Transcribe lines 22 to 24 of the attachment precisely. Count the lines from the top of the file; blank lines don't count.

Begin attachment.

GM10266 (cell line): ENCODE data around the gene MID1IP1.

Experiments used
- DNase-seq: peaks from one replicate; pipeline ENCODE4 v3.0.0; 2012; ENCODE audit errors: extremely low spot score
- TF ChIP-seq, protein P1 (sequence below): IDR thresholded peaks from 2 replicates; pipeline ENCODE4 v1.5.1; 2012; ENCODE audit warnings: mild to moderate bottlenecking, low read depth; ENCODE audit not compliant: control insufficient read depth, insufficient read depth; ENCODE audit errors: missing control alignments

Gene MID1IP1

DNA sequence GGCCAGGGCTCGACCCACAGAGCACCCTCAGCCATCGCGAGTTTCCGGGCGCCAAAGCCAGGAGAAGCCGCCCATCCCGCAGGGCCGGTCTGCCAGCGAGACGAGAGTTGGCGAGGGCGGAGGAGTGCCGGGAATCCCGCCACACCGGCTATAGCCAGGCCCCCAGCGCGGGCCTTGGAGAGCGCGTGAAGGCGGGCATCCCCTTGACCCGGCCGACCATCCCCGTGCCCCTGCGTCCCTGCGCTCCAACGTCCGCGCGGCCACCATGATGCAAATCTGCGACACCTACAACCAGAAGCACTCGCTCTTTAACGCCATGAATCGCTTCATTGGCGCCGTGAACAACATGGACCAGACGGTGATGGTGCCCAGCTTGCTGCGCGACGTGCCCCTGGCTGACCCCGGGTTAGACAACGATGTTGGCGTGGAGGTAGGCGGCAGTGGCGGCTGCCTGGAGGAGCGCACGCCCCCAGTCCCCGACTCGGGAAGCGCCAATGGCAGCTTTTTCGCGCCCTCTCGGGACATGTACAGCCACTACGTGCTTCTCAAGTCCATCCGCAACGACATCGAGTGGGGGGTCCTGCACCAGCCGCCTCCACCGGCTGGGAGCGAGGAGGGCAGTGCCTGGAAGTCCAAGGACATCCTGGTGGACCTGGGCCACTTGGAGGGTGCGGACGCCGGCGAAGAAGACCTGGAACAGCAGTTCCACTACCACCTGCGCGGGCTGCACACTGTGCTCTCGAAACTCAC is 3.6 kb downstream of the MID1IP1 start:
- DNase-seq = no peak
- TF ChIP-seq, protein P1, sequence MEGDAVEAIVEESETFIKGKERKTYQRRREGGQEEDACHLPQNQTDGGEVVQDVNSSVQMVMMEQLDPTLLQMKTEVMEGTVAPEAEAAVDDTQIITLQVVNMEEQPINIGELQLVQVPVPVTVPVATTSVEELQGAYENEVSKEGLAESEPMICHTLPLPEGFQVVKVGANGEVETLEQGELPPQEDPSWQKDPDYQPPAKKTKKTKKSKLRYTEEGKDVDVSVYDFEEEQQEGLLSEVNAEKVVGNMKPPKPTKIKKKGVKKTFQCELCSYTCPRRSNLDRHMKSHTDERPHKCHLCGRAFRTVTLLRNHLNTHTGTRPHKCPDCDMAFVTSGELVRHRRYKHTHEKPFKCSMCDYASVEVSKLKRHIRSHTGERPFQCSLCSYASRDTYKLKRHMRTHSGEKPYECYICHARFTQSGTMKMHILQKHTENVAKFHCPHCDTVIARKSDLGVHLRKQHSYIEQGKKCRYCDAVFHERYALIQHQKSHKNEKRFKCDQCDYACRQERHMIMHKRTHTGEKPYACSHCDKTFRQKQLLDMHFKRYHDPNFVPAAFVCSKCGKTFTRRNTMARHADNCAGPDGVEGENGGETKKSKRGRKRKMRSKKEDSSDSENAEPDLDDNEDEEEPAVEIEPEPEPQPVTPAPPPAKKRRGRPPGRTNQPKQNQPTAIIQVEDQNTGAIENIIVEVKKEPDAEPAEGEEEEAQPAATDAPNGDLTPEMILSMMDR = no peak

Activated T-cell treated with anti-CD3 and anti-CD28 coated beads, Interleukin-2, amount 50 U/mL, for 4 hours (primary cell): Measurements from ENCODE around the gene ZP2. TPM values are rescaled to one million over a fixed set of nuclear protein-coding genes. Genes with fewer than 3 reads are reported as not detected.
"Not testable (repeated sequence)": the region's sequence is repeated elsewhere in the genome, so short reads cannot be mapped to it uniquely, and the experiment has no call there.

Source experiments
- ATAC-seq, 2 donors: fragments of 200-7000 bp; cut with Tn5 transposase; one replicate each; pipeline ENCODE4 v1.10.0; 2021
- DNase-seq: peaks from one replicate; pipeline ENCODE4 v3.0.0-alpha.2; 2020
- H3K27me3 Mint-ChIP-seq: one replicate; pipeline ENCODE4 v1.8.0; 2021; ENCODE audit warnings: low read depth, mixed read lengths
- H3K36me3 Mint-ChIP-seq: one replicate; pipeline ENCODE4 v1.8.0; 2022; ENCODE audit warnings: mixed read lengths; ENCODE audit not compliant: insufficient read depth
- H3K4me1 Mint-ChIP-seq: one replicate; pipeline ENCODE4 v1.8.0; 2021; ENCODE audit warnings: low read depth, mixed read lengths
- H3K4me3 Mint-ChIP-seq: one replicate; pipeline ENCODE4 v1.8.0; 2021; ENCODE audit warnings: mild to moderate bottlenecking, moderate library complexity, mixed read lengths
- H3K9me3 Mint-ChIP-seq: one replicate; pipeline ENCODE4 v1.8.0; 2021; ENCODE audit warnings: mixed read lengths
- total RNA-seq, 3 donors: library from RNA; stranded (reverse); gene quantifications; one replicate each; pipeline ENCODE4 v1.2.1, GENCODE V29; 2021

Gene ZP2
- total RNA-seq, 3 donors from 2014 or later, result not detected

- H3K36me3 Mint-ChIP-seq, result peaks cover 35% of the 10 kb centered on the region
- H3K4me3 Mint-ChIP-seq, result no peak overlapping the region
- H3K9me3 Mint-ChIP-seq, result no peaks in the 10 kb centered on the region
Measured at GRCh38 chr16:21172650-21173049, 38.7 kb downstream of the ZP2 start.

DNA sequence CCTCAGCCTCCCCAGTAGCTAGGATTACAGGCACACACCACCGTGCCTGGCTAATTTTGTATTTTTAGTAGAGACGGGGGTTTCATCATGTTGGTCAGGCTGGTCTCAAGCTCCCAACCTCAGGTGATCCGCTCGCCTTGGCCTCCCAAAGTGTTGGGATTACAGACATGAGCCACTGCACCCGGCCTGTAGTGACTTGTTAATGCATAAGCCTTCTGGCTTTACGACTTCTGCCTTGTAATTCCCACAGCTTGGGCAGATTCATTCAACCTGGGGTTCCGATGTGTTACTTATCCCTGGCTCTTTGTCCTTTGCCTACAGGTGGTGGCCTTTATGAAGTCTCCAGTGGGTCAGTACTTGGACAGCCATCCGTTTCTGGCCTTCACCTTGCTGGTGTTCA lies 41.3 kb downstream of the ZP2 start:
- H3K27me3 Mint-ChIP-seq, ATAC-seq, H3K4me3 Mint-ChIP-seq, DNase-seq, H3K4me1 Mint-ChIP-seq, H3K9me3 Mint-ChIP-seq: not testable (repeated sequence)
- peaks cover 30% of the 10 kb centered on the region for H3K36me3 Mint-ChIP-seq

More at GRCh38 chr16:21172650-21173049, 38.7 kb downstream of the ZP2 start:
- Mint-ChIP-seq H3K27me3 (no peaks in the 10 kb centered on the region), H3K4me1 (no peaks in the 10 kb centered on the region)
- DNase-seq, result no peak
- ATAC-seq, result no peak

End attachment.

- H3K36me3 Mint-ChIP-seq, result peaks cover 35% of the 10 kb centered on the region
- H3K4me3 Mint-ChIP-seq, result no peak overlapping the region
- H3K9me3 Mint-ChIP-seq, result no peaks in the 10 kb centered on the region